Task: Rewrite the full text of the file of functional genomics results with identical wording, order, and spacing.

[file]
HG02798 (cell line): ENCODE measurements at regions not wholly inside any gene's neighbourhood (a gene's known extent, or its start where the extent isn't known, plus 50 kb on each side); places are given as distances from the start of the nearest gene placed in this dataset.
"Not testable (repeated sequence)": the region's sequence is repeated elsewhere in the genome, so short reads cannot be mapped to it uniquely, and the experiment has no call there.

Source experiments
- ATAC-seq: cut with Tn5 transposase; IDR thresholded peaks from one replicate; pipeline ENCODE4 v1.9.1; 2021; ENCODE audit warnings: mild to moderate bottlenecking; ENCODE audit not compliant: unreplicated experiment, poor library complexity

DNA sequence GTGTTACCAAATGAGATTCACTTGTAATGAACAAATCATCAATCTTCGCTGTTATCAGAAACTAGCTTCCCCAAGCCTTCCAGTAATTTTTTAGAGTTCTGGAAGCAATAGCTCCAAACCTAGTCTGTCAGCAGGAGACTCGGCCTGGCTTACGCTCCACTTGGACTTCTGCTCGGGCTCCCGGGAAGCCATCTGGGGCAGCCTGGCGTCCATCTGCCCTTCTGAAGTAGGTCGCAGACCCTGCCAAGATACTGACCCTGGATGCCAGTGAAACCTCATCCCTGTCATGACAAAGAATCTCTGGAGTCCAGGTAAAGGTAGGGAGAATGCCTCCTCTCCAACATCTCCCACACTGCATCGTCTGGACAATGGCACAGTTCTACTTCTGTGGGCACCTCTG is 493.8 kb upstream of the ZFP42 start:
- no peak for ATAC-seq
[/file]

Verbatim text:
HG02798 (cell line): ENCODE measurements at regions not wholly inside any gene's neighbourhood (a gene's known extent, or its start where the extent isn't known, plus 50 kb on each side); places are given as distances from the start of the nearest gene placed in this dataset.
"Not testable (repeated sequence)": the region's sequence is repeated elsewhere in the genome, so short reads cannot be mapped to it uniquely, and the experiment has no call there.

Source experiments
- ATAC-seq: cut with Tn5 transposase; IDR thresholded peaks from one replicate; pipeline ENCODE4 v1.9.1; 2021; ENCODE audit warnings: mild to moderate bottlenecking; ENCODE audit not compliant: unreplicated experiment, poor library complexity

DNA sequence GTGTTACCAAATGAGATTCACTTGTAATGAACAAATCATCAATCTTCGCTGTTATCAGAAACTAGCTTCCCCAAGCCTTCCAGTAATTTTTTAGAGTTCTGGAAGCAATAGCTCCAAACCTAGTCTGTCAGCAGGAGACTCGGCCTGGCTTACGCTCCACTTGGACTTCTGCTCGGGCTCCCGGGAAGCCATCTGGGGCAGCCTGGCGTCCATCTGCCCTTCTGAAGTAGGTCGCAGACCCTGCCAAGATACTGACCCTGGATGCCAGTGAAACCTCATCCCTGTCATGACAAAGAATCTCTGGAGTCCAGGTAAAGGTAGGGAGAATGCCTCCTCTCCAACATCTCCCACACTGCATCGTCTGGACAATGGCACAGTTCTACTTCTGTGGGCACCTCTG is 493.8 kb upstream of the ZFP42 start:
- no peak for ATAC-seq